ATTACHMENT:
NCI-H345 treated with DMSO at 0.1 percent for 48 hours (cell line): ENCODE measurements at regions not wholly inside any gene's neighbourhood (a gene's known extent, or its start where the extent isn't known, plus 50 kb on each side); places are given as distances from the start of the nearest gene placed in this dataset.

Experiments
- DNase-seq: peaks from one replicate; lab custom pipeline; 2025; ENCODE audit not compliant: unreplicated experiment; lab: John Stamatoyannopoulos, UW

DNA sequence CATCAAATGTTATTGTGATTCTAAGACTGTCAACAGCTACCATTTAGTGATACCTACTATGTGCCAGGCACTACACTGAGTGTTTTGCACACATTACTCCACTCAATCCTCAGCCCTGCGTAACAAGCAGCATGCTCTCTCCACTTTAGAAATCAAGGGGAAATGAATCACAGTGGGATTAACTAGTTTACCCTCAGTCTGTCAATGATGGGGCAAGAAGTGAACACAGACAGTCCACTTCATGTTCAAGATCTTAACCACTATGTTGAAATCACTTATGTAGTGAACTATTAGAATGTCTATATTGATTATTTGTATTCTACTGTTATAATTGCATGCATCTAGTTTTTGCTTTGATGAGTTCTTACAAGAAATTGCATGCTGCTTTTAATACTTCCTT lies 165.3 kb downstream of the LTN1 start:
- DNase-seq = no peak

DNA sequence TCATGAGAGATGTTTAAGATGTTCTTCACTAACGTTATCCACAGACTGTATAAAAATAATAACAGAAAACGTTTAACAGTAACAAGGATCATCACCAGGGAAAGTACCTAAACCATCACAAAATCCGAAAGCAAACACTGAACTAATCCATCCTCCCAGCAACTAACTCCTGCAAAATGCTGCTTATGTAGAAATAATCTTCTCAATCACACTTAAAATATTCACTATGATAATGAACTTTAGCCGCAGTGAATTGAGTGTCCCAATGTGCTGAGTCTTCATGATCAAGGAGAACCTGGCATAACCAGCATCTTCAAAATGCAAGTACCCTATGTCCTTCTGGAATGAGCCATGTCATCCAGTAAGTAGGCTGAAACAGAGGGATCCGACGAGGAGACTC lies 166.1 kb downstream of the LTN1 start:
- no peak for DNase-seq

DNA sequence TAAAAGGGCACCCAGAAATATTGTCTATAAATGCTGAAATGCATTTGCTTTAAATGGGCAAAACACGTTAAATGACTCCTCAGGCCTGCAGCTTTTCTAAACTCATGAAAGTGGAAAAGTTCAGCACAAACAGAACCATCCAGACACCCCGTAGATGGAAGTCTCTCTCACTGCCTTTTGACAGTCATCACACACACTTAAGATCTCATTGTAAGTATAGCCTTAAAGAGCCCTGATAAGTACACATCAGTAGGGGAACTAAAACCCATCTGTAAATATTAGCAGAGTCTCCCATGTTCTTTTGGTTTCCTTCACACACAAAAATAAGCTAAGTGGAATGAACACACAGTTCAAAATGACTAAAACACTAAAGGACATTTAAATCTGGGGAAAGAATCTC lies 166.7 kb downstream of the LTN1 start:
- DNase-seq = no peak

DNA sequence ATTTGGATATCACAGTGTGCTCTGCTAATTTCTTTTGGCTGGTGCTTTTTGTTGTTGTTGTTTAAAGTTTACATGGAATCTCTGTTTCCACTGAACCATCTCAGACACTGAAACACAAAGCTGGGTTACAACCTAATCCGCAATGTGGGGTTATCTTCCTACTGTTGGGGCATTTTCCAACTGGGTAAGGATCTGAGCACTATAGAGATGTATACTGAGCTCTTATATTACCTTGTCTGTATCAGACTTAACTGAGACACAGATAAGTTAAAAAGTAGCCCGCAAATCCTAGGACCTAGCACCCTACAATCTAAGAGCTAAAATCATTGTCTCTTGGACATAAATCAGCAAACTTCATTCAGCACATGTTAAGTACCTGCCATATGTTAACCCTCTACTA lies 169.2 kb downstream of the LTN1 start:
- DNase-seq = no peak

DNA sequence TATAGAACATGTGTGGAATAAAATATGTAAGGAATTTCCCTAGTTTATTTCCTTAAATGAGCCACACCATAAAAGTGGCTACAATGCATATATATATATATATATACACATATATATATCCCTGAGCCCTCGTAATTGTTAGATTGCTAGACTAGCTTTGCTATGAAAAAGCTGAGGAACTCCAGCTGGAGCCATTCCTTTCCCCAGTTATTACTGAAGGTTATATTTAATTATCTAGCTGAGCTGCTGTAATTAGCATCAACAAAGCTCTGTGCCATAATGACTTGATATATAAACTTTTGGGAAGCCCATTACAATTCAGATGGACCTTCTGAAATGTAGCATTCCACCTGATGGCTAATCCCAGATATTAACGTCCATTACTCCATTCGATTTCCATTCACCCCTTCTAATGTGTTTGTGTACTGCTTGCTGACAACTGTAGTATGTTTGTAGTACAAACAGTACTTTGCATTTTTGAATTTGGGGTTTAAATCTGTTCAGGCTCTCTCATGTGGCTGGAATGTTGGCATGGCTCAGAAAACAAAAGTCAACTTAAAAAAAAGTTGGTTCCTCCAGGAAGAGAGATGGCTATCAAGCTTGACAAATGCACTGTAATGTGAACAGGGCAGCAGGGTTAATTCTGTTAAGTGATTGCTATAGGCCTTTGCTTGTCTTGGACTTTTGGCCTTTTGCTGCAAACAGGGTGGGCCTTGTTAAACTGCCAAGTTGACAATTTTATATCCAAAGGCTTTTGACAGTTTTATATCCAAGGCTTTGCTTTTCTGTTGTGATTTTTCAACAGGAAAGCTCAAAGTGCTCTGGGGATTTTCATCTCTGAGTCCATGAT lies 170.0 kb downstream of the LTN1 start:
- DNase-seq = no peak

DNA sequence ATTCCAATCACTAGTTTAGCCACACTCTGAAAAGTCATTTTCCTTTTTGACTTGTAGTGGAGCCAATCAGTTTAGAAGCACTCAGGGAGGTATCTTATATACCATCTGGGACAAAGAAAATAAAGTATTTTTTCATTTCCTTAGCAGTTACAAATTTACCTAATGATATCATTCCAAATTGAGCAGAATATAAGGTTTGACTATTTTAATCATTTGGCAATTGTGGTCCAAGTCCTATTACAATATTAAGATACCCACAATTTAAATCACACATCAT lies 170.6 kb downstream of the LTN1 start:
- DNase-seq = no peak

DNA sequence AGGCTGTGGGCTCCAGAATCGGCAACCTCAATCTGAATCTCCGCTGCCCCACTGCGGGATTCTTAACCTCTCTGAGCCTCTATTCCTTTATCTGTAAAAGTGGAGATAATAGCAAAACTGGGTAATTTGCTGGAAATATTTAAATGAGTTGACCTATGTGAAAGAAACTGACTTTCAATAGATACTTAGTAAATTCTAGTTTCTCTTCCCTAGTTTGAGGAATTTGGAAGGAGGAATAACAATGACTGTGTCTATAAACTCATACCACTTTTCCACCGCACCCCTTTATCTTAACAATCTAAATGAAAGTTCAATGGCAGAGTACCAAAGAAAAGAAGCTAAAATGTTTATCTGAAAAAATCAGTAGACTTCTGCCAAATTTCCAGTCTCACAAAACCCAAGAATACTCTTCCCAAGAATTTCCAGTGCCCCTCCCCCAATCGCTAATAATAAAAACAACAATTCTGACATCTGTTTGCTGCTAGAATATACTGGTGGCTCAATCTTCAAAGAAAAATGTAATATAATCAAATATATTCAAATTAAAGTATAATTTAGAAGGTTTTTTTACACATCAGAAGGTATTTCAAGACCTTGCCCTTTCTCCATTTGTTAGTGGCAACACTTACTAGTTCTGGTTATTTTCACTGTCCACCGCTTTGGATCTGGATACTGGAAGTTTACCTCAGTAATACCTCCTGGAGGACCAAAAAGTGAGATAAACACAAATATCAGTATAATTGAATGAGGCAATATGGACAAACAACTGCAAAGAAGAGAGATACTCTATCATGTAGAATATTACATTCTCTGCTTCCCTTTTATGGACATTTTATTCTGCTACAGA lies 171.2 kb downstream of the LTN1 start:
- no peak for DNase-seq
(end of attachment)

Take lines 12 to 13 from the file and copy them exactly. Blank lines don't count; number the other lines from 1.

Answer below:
DNA sequence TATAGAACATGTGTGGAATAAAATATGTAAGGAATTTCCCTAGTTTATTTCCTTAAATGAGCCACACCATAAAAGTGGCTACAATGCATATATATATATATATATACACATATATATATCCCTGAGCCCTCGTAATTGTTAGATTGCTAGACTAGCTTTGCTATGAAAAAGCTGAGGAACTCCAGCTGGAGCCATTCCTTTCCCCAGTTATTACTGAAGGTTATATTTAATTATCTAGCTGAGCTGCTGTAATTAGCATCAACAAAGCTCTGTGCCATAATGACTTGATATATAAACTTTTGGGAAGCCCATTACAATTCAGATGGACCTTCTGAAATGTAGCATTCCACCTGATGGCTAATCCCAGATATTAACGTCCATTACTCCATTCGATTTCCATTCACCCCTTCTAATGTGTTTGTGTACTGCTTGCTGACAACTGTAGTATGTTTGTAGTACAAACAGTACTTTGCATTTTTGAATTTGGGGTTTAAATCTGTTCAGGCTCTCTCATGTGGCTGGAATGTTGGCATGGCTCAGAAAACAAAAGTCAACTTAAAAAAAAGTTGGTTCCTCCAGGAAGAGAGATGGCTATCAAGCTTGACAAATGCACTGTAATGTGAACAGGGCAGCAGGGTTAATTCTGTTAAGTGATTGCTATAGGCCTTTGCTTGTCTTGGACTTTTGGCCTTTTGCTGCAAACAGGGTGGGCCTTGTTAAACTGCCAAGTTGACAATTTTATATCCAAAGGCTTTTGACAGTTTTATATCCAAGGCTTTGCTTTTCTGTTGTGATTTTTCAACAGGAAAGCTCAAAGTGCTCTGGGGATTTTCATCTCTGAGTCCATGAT lies 170.0 kb downstream of the LTN1 start:
- DNase-seq = no peak